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Latexman (Chemical) (OP)
18 May 06 8:06
Currently using an upside-down, open, plastic appropriately sized can or bucket on top of the vertical tailpipe (for better dispersion) that is connected to the roof or pipe with enough slack so it can come off, but doesn't become a long distance projectile.  A yellow "danger circle" is painted around the tailpipe to indicate the can or buckets reach.  Weekly or monthly walkabouts ensure they stay in place.

What do you use and is it better?

Good luck,
Latexman

Ashereng (Petroleum)
18 May 06 10:29
I have never seen anything approaching what you have just described. I know for a fact, at one employer anyway, if I suggested that, I'd be escorted out the plant.

I have seen secured either by bolts/nuts/screws or welded, with hinge and latch.

I don't think the site safety officer would let me get away with a circle that says "Danger, Flying Bucket Zone".

Imagine the 6 o'clock national news when someone gets injured, and they do a close up of the circle and bucket.

"Do not worry about your problems with mathematics, I assure you mine are far greater."   
Albert Einstein
Have you read FAQ731-376 to make the best use of Eng-Tips Forums?

Ashereng (Petroleum)
18 May 06 10:29
Latexman,

You don't have to answer this, but I am curious.

What kind of plant is it, and where is it, that is allowing this?

"Do not worry about your problems with mathematics, I assure you mine are far greater."   
Albert Einstein
Have you read FAQ731-376 to make the best use of Eng-Tips Forums?

StoneCold (Chemical)
18 May 06 10:37
Latexman
I have heard of people putting plastic pipe thread protection caps on the ends of the tailpipes.   We just bend ours over horizontal or even tipped down at a 45 for our tail pipes to avoid this problem.

I don't think I would get the Ok on the bucket scheme either, I work in the US, but it is a very crazy place, we would be more apt to let the vent fill with water than put the effort out to put a bucket on it.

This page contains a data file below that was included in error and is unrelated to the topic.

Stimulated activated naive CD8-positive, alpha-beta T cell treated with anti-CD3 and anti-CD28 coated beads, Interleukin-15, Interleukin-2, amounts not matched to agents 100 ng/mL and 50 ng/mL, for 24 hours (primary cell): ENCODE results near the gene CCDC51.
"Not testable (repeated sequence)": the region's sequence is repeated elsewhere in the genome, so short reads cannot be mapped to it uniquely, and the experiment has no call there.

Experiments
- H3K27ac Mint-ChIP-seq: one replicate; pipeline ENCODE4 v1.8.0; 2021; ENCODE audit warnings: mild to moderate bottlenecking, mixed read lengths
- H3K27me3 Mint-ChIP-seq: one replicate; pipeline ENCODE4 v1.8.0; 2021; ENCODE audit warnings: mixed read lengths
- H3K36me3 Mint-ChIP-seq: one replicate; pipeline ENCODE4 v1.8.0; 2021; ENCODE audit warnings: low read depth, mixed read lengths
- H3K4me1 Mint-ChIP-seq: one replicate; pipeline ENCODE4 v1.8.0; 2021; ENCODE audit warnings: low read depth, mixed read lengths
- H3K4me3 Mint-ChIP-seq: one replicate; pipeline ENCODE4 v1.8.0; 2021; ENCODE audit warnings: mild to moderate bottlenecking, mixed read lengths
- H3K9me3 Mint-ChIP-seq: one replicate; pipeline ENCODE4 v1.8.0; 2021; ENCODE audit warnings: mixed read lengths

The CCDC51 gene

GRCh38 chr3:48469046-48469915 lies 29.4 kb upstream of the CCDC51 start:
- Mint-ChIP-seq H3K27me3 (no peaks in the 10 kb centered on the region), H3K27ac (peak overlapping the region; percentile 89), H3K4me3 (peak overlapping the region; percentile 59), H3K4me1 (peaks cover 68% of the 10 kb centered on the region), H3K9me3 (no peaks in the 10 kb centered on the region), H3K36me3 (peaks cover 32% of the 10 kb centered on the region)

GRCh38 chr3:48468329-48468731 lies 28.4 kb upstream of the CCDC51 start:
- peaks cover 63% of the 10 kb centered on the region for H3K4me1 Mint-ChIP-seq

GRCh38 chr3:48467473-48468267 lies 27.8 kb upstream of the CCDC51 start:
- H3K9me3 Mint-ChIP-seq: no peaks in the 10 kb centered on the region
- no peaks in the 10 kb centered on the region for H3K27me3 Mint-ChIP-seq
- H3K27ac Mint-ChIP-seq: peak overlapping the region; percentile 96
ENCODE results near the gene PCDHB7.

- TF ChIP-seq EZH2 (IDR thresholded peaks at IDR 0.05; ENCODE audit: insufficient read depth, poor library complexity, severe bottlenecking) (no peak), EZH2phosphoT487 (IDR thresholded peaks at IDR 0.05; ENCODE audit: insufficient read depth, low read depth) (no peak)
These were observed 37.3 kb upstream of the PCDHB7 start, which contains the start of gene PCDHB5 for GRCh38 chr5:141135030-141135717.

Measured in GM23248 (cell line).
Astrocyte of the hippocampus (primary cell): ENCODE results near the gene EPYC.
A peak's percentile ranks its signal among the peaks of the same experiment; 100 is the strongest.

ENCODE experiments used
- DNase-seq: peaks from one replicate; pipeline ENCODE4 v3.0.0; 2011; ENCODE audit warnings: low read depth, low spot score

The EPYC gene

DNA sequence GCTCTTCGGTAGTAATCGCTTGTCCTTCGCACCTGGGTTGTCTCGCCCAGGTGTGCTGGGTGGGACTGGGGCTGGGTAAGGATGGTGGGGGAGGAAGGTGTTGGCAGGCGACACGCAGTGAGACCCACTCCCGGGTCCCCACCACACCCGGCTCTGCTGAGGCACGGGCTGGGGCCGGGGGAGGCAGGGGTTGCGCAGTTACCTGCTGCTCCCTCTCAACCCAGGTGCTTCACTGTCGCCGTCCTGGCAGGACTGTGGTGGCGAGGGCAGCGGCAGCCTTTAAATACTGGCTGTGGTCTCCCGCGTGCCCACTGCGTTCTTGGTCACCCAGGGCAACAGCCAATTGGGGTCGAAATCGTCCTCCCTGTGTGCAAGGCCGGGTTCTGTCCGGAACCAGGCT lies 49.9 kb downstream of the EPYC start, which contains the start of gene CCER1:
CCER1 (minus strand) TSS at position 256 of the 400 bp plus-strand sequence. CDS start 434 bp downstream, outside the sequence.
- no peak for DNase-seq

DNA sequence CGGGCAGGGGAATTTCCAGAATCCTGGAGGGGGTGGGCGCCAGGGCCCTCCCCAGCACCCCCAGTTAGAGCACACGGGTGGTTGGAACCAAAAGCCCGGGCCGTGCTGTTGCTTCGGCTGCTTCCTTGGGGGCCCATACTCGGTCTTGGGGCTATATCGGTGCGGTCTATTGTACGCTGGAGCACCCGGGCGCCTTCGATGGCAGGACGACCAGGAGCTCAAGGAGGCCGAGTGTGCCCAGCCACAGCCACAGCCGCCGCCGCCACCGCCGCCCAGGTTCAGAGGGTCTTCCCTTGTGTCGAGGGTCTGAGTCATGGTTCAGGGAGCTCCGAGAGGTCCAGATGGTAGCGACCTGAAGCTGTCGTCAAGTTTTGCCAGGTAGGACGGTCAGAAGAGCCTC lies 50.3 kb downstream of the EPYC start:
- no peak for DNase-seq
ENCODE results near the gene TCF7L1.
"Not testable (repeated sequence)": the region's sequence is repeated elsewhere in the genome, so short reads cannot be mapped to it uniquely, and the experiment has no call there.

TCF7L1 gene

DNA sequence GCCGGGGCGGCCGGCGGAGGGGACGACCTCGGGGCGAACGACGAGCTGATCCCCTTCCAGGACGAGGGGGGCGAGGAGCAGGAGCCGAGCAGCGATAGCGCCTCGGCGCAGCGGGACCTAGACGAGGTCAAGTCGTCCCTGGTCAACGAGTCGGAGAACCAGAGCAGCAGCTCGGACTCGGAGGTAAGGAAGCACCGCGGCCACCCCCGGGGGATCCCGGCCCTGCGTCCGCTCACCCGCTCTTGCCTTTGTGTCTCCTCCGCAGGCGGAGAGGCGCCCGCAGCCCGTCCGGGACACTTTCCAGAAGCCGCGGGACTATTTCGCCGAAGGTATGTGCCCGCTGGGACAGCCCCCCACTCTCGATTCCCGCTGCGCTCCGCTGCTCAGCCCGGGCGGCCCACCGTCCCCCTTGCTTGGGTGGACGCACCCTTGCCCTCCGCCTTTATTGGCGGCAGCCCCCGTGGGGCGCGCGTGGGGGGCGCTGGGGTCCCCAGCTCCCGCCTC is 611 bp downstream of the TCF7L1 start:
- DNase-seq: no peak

Regards
StoneCold  
sshep (Chemical)
18 May 06 11:30
For rain a weep hole can be drilled in the elbow of the tailpipe where it turns into vertical. Haven't ever given much consideration to solid debris falling in. -sshep
JimCasey (Mechanical)
18 May 06 12:54
I remember calling on our favorite local nuclear power plant.  The Moisture-separator-reheators are on the roof of the turbine building.  There are 16" x 20" safety-relief valves on the MSRs, with output stacks tipped up 45 degrees aimed over the parking lot. The MSR sSRVs are set at about 225 psi, so when they open it will be theatrical.  Each stack is "protected" with a welded steel cap made of approx 3/16" plate-lashed to the valve with a lanyard of 1/4" aircraft cable.  I always imagined a car in the parking lot cut in half by a flying, 100-pound, trash can lid.  
sethoflagos (Chemical)
18 May 06 13:04
Latexman,

sshep beat me to the weephole!

The 'Chinese Hat' used to be a popular device for this. Basically a shallow sheet steel cone secured some distance from the end of the tailpipe by welded strapping.


  
Latexman (Chemical) (OP)
18 May 06 13:20
There is at least one product on the market that is similar to what I discribed:

http://www.oseco.com/pages/products/PDF-new/Pipe%20Cover.pdf

This would be safer than using a plastic container, but we have to go through a Safe Work Permit procedure to access the roof anyway.  So awareness is heightened when inspecting these.

We've found bee hives, dirt dauber hives, and bird nests in our relief tailpipes.

Using PHAST shows a LOT of difference in the dispersion of emissions depending on orientation of the exhaust.  

I've also seen folks use shower caps, but they are not as  robust.

Good luck,
Latexman

Latexman (Chemical) (OP)
18 May 06 13:23